Tailoring your personal statement to each law school that you’re applying to can be time-consuming, but it’s also a great way to show your interest. Some schools (like Stanford) like to see tailored personal statements from applicants; others require them. For example, Santa Clara Law School asks each applicant to describe the reasons why he/she is pursuing a law degree at their school specifically.
But how can you customize your personal statement to schools? Check out our best tips below.
1. Be specific.
It’s not sufficient to say that you want to attend Santa Clara Law School for its good curriculum, strong faculty, and numerous clinic opportunities. Notice how you could replace “Santa Clara Law School” with any other law school’s name, and the sentence could still make sense? That tells Santa Clara admissions officers that you don’t know very much about their school. Which leads us to our next tip…
2. Do your research.
Figure out what makes the schools you’re applying to different from others. Use the Internet, visit your local bookstore and check out some guide books, or search around on online forums. Some schools are known for their strength in a certain area of law (think international law or intellectual property law). Some schools are known for their commitment to pro bono work. Some schools’ faculty are renowned for their research in a specific discipline. Others offer distinctive programs or fellowships to their students. Identify what really interests you about the school, and tie that back to the academic and career interests you discuss in your personal statement.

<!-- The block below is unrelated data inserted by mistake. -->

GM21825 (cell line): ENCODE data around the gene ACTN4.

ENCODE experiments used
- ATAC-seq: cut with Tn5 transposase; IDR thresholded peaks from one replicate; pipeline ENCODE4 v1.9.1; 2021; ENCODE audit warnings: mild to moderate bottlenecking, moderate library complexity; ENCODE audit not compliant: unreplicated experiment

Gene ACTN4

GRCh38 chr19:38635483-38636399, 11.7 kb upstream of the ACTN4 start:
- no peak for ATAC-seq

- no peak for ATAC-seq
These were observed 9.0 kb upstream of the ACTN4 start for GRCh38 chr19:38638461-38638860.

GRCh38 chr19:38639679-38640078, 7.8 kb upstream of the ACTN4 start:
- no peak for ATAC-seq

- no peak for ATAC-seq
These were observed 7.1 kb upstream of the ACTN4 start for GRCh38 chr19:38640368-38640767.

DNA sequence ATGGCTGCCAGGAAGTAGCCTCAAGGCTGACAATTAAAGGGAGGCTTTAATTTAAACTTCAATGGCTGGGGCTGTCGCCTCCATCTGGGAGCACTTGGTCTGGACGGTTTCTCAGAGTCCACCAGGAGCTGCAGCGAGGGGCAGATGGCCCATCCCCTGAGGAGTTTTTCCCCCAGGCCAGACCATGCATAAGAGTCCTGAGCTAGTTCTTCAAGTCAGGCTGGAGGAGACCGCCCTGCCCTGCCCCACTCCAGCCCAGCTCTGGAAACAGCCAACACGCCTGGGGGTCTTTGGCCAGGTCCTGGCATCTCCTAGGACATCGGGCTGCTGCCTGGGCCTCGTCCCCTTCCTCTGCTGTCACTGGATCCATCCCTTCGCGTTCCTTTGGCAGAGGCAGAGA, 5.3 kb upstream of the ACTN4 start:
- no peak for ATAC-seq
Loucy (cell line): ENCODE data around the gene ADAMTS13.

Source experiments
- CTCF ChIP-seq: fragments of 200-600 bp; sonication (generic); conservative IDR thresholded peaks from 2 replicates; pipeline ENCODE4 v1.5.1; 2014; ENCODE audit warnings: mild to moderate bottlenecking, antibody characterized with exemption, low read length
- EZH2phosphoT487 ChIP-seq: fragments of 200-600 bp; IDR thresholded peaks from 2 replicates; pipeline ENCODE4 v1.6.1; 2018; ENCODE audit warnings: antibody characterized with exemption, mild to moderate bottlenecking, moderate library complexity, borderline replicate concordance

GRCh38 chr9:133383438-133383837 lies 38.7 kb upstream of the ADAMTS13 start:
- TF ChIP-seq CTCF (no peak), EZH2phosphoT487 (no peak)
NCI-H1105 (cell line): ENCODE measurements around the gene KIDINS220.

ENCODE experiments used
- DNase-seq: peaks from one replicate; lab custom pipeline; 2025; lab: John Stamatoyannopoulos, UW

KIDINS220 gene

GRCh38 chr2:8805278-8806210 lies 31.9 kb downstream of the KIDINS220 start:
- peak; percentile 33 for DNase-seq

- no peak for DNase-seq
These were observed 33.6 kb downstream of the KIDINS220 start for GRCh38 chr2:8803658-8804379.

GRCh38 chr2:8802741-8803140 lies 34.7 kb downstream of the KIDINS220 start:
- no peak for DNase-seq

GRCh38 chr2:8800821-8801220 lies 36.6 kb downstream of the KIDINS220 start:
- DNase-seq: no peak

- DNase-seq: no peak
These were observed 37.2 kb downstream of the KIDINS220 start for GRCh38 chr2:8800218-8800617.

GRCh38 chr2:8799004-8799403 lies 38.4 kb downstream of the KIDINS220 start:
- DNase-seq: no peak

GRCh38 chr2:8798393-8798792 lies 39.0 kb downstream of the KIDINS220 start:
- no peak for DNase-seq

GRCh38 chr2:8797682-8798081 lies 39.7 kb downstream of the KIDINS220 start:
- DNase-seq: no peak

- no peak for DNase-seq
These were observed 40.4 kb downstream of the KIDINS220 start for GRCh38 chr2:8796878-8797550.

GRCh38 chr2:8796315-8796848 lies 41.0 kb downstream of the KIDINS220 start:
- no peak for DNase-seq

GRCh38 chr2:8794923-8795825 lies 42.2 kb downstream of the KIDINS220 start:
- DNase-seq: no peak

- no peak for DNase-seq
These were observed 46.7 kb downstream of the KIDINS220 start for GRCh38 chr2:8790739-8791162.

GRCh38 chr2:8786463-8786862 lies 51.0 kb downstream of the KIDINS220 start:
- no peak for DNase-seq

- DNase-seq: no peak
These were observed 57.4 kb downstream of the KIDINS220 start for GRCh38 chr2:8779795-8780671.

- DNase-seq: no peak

3. Consider location.
In many cities, it can be a major advantage to have graduated from the market that you want to work in. If you know that Kansas City is the place for you (maybe for family or other personal reasons), it can make a lot of sense to mention that in the personal statement you submit to the University of Kansas School of Law.
4. Connect with representatives from the school.
Attending a law school fair, open house, or campus tour is a great way to meet school representatives, whether they work in the admissions office or not. You can ask for their personal perspectives on the respective school, and relay this information through your personal statement. A candidate who’s made the effort to connect with someone at the school will be seen in a more favorable light than a candidate without any ties.
5. Speak with current students or alums.
Reach out to either current students or alums to find out what they think about the law school, why they chose it, and what their experiences with the school have been like. These insider perspectives will reveal more than what you can find just browsing the school’s homepage on the web.
6. Discuss environment.
Perhaps you’re looking for a collegial law school environment that mirrors your own undergraduate experience at a small liberal arts school. Or perhaps you’re looking for a large law school so you can take advantage of the network and breadth of resources that a law school of that size can offer. Environment is often a key factor students consider when deciding on a particular law school, so don’t forget to mention it as a way to express your interest!